Tuesday, August 25, 2009

I Say You Say We Buy E-Bay

Toshkent Phoenix, 2009

My wife received a package in the mail the other day. It was some hand-made fabric she’d purchased from a designer on E-Bay. It was rolled up in butcher paper wrapping, looking for all the world like a slightly oversized braunschweiger.

It came by regular mail. Okay. From Toshkent. Huh? From Uzbekistan. Wait a minute! Where?

I had to run to the atlas—okay, I clicked over to Google Maps—to make sure I even know where Uzbekistan is.

In case you didn’t know, Toshkent (aka Tashkent) is a city of some three million people. It’s the capital city of Uzbekistan, one of the -stans, as in Afghanistan, a place that prior to 2001 was so remote and unknown that media referred to the concept of stories about places so inconsequential to us that we didn’t care what happened there as Afghanistanism. Anyway, if you want to know more about Toshkent, you can look it up on your own.

What really impressed me about this was that 1) my wife was trading on E-Bay with someone in a rather unknown region of Central Asia where they may still wear wooden shoes and ride on yaks, for all we know, 2) that the package was sent from Toshkent to Virginia Beach in about two weeks using regular mail, and 3) that the cost of shipping was just a few dollars.

How’s that for modern times? (And why does it cost me $36 to send an overnight letter to Chicago via FedEx?)

It used to be exotic to make long distance calls, or private calls at all, what with all the other people on your party line. Then it was just exotic to call Europe. Now we do it on cell phones and Skype like those faraway people are right next door. It connects us nicely. But it also, to my way of thinking, makes different cultures a little less foreign. It saddens me that so many regional cultures in America have been smoothed out by television. I hate to think I’ll be talking to someone in, say, Sweden some day and they’ll casually toss out an “It’s all good,” or “Tru dat.”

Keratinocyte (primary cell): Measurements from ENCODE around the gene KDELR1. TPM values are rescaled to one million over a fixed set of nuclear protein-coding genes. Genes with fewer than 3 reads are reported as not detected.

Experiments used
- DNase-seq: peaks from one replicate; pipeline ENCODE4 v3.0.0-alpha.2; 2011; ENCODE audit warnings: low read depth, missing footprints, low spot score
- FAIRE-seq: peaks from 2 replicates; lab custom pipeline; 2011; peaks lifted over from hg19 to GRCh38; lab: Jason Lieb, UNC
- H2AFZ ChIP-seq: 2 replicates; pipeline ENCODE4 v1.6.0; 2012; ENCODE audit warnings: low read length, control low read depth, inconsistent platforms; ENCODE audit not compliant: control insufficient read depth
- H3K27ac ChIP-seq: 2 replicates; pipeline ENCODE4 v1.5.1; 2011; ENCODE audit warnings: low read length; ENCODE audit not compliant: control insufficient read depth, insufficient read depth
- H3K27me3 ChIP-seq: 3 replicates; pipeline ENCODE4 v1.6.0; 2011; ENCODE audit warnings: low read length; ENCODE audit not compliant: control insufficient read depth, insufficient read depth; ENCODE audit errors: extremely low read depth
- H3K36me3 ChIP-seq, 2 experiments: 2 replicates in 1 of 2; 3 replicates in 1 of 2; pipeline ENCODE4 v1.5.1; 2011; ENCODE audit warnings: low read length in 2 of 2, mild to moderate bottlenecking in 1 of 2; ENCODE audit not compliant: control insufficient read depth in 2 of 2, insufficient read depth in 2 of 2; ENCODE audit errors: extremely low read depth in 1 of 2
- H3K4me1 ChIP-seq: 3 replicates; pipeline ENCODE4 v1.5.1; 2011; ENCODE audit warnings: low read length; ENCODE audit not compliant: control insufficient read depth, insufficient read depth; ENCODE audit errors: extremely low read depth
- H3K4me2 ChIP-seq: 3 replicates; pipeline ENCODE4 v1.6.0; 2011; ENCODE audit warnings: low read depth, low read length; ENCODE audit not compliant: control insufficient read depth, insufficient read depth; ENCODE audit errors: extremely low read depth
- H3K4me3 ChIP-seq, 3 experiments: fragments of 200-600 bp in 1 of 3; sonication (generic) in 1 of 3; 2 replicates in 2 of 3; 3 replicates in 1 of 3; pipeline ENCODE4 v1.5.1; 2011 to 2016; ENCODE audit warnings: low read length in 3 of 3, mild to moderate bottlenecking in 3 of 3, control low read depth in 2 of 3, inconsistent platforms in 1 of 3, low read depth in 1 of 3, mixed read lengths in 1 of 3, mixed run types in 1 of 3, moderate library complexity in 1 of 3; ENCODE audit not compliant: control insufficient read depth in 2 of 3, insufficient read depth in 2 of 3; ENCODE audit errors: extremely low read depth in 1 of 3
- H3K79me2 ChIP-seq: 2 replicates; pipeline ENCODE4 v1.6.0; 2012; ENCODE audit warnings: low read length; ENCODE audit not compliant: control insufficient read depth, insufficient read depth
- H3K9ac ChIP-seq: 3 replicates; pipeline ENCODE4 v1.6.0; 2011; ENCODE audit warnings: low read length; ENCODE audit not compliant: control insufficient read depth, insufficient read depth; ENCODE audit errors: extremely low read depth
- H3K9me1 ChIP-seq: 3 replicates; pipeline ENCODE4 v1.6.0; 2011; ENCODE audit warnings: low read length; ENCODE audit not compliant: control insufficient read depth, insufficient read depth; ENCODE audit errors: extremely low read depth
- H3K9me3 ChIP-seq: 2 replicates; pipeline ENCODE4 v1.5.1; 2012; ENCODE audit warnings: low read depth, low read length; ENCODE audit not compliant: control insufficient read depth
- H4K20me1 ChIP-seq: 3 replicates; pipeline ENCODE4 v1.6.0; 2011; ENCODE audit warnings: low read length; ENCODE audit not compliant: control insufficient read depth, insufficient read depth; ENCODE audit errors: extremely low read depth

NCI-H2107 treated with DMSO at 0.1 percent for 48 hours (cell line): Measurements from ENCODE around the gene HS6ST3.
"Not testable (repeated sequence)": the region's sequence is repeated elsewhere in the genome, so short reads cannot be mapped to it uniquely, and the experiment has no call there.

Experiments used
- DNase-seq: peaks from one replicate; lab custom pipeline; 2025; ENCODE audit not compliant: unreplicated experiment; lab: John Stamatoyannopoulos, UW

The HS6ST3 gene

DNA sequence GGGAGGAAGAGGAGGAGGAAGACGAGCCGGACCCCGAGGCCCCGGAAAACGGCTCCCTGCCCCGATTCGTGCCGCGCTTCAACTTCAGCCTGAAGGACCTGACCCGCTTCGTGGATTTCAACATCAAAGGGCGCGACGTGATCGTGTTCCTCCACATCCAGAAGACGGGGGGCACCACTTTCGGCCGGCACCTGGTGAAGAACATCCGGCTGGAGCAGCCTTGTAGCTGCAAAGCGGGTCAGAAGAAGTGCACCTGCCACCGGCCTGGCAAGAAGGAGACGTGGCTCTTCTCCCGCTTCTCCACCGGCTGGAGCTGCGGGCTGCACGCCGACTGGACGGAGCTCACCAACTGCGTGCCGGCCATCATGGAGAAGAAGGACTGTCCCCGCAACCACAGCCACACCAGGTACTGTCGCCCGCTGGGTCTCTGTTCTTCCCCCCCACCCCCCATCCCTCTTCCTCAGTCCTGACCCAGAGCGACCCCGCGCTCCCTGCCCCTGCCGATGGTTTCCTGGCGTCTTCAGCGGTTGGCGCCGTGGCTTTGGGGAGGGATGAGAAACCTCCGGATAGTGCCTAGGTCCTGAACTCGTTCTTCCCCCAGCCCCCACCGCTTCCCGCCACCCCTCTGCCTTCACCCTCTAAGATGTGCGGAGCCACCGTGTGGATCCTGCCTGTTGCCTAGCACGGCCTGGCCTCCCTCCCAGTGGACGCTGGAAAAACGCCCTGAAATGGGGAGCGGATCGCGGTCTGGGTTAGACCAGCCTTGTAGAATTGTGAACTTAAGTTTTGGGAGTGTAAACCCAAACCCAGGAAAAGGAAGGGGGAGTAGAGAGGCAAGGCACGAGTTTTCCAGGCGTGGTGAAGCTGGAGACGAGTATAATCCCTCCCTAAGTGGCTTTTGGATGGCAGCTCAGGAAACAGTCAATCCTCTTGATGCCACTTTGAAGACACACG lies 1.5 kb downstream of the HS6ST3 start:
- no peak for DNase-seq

Marco Polo spent years going back between the Mediterranean and Asia. It could take months to cross the Atlantic in sailing ships. Transatlantic telegraph cables weren’t laid until the mid-1800s. And now we can send regular braunschweiger–sized mail from Uzbekistan to Virginia Beach in short order for little money. Talk about a human-scaled global economy!

I guess I shouldn’t act so surprised. Last summer I needed a plastic cap for one of my cameras. Nikon doesn’t sell them any more. I found one on E-Bay and bought it for less than five dollars, including shipping. Not until it arrived did I realize it had come directly from China, not some warehouse in New Jersey. Bought and delivered from the far side of the world for less than five dollars.

If you’re under the age of thirty, you’re probably thinking, “Poor guy doesn’t know he paid too much for that cap.” But if you’re any bit older, I’ll be you’ll agree that it’s pretty darned impressive that we can move and shake and trade wherever we want so easily.

Tru dat.

1 comment:

  1. Hahaaa! Sooo tru dat.

    It's amazing, isn't it!? I love, too, that I can buy used books or even new books for way less than I can through a store. I got a book still in its plastic wrapping that had $50 on the inside flap, and I got it for $.99, and shipping was less than $3. You gotta' love it. If that's the fabric, it's gorgeous! What will she use it for?